According to Sokoloff, with a judgement of a trial court, in order to be appealable, it must be final. And it does not become final for 30 days after it is entered. In any appeal that is filed prior to the expiration of 30 days is premature.

In the meantime, the Missouri Supreme Court stayed proceedings on the writ, leaving everything in place. This means that at this time, an election has not been set and everything has come to a halt, until the court of appeals and the Missouri Supreme Court make a move forward.


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How much has Carol Hinesly's error cost the citizens of Dunklin County so far? Given that courts all over the state have shot Todd's suit down, how long will the Dunklin County Prosecutor's office be focused on flogging a dead horse?

-- Posted by cottonman on Thu, Jan 10, 2013, at 1:28 PM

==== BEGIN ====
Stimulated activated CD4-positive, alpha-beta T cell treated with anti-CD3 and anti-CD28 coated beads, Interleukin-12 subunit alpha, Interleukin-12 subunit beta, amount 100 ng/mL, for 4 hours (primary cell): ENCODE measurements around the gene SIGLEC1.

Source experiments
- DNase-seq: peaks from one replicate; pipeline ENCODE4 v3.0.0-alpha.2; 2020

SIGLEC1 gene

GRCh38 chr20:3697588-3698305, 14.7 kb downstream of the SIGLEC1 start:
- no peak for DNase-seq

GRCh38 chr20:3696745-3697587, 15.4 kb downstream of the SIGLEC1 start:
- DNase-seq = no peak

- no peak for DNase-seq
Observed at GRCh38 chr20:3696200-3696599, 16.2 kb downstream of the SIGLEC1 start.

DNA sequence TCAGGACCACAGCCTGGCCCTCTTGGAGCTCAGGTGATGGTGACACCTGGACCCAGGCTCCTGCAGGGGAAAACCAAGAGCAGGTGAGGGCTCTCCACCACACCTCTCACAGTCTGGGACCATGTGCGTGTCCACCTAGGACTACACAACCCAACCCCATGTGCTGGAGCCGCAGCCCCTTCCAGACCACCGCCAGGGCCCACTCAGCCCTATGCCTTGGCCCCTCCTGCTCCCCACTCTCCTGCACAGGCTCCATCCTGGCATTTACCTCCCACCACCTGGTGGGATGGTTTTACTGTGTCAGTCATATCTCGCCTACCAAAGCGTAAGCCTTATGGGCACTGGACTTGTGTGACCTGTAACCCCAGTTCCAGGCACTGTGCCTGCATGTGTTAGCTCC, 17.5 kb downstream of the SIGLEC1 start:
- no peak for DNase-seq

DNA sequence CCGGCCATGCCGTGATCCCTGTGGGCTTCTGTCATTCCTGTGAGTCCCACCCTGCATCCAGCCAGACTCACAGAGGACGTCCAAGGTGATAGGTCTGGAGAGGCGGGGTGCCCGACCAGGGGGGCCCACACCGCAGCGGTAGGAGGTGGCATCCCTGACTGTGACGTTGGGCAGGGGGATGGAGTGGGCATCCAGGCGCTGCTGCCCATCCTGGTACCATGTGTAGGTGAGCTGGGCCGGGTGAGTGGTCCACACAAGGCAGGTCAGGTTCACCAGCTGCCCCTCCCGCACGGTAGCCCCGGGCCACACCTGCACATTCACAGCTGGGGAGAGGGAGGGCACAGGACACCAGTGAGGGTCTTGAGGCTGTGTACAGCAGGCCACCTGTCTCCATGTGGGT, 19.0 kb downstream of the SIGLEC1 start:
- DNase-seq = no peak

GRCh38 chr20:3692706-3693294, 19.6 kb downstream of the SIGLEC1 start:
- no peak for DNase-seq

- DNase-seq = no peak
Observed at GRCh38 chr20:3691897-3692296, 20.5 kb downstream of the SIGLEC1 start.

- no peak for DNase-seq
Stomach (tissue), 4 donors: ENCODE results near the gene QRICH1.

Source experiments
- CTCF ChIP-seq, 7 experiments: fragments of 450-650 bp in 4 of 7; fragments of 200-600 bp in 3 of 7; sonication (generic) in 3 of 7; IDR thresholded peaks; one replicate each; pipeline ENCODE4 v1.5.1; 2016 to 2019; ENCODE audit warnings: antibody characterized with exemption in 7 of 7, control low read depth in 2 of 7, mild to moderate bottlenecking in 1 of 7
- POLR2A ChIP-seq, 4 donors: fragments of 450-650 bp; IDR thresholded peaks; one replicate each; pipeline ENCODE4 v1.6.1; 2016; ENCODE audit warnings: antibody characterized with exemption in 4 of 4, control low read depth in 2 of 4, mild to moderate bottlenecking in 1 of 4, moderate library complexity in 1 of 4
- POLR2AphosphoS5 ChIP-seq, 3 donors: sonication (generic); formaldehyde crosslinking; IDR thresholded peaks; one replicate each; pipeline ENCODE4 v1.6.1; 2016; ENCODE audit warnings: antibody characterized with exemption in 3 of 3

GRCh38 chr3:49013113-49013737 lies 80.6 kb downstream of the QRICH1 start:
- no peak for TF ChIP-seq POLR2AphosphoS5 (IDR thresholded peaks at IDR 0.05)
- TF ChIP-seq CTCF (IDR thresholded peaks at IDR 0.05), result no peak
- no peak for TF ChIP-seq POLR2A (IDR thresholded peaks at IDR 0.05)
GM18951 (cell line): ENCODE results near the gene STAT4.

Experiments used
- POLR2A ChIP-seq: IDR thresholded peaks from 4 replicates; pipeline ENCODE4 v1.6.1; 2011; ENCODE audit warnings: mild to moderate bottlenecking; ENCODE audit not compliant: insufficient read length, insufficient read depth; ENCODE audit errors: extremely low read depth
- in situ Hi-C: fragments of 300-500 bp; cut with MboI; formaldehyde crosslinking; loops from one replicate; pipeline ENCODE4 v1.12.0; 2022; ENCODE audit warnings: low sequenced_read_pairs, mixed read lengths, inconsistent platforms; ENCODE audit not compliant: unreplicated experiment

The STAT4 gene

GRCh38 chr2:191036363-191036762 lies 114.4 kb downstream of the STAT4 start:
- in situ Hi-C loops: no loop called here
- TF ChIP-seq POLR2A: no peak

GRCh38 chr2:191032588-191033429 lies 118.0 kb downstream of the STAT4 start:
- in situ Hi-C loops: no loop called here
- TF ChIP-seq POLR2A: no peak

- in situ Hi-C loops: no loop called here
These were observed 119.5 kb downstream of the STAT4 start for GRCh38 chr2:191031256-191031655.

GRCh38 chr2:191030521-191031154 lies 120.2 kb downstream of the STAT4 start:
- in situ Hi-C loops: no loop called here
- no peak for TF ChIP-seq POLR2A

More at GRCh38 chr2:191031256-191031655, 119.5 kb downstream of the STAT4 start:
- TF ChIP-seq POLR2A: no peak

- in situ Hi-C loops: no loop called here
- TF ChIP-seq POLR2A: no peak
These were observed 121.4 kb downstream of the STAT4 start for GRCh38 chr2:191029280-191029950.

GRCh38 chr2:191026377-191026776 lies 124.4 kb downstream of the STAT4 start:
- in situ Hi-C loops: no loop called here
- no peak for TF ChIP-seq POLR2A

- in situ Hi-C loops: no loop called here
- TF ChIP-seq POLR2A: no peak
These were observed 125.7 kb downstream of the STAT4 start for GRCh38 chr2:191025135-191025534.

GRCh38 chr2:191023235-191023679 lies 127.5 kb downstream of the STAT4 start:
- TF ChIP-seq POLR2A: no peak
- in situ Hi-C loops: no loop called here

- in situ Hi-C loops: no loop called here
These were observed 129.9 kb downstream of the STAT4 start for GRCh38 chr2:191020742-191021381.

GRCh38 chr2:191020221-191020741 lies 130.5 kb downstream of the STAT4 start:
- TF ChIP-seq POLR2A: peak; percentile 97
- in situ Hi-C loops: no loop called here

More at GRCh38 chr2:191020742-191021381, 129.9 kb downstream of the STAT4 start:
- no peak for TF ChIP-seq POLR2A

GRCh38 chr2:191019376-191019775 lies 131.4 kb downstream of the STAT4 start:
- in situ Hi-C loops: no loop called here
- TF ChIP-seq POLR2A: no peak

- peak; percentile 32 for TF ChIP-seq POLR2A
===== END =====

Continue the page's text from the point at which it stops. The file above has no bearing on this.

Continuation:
Cottonman, you are once again not correct. The Supreme Court has consistently been willing to take up this case. However, the Supreme Court is currently unable to hear the case because Hampton filed an appeal with the Southern District Court of Appeals basically saying that the nearly 300 errant votes cast don't matter. The Supreme Court will not take a case when there is litigation pending at a lower court. However, even in this instance, the Supreme Court just issued a stay, or a basically hit the pause button, until the Court of Appeals finishes it's case because they clearly think this case needs to be heard.

-- Posted by bootheelmomma on Thu, Jan 10, 2013, at 7:46 PM

Rethuglicans will do anything to get their feet into office! Thanks Bootheelmomma for bringing that up...

-- Posted by Kennett_Resident on Fri, Jan 11, 2013, at 2:27 AM

Given the vacancies in the 76th and 157th, and the now provisional swearing in of state representative Kent Hampton for the 150th, the Missouri House is now at 109 Republicans and 54 democrats ... I think, it is getting confusing with all this back and forth.

-- Posted by Rabbi DF Eukel on Fri, Jan 11, 2013, at 9:48 AM